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The 2002 No Child Left Behind Act is the most important legislation in American education since the 1960s. The law requires states to put into place a set of standards together with a comprehensive testing plan designed to ensure these standards are met. Students at schools that fail to meet those standards may leave for other schools, and schools not progressing adequately become subject to reorganization. The significance of the law lies less with federal dollar contributions than with the direction it gives to federal, state, and local school spending. It helps codify the movement toward common standards and school accountability.
Yet NCLB will not transform American schools overnight. The first scholarly assessment of the new legislation, No Child Left Behind? breaks new ground in the ongoing debate over accountability. Contributors examine the law's origins, the political and social forces that gave it shape, the potential issues that will surface with its implementation, and finally, the law's likely consequences for American education.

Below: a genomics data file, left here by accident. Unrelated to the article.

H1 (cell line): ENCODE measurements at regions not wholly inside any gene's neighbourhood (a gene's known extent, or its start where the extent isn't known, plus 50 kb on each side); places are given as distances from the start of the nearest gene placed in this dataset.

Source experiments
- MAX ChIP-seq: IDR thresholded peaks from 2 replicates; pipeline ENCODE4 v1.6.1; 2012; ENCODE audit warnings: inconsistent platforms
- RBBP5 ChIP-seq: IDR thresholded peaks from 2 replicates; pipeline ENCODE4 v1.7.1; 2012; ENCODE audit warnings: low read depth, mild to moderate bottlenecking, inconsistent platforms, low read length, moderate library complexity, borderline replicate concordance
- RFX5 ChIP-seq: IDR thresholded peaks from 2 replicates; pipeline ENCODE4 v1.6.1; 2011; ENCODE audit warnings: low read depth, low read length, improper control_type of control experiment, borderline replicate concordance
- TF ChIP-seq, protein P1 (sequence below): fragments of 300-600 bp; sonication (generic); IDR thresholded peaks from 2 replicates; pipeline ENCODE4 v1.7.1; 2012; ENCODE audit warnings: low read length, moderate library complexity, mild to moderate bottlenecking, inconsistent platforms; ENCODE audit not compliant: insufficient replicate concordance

|1||The Politics and Practice of Accountability||1|
|2||No Child Left Behind: Forging a Congressional Compromise||23|
|3||Refining or Retreating? High-Stakes Accountability in the States||55|
|4||Politics, Control, and the Future of School Accountability||80|
|5||Rethinking Accountability Politics||107|
|6||Lessons about the Design of State Accountability Systems||127|
|7||Unintended Consequences of Racial Subgroup Rules||152|
|8||Charter School Achievement and Accountability||177|
|9||The Effects of Accountability in California||197|
|10||The "First Wave" of Accountability||215|
|11||No Child Left Behind, Chicago Style||242|
|12||A Closer Look at Achievement Gains under High-Stakes Testing in Chicago||269|
|13||Central Exit Exams and Student Achievement: International Evidence||292|